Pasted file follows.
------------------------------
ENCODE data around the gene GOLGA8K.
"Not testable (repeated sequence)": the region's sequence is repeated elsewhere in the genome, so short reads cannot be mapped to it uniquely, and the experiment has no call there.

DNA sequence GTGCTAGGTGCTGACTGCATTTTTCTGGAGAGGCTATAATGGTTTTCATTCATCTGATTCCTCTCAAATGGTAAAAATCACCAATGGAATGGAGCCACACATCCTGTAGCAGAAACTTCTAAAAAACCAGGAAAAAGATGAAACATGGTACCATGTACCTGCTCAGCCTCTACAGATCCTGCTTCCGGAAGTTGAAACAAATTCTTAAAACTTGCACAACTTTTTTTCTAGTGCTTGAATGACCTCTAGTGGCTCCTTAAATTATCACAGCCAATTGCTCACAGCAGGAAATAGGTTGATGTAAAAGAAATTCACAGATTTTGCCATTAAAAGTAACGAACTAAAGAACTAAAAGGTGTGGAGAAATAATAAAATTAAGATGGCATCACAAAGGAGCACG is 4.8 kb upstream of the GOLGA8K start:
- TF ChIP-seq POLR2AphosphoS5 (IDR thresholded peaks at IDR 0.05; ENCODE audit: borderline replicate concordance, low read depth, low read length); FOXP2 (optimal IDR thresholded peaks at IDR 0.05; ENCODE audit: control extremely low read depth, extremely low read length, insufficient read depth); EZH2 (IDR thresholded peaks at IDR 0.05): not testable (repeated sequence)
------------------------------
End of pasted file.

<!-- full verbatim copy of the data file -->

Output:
ENCODE data around the gene GOLGA8K.
"Not testable (repeated sequence)": the region's sequence is repeated elsewhere in the genome, so short reads cannot be mapped to it uniquely, and the experiment has no call there.

DNA sequence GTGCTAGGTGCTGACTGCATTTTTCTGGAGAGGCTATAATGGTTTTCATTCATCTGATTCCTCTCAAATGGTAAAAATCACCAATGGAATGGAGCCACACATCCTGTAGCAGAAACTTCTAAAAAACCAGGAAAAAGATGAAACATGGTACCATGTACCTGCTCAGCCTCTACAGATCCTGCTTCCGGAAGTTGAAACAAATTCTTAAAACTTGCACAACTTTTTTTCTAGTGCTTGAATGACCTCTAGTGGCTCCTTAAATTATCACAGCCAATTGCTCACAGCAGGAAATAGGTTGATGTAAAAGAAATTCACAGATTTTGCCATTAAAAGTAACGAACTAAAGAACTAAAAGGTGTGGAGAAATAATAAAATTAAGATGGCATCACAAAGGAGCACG is 4.8 kb upstream of the GOLGA8K start:
- TF ChIP-seq POLR2AphosphoS5 (IDR thresholded peaks at IDR 0.05; ENCODE audit: borderline replicate concordance, low read depth, low read length); FOXP2 (optimal IDR thresholded peaks at IDR 0.05; ENCODE audit: control extremely low read depth, extremely low read length, insufficient read depth); EZH2 (IDR thresholded peaks at IDR 0.05): not testable (repeated sequence)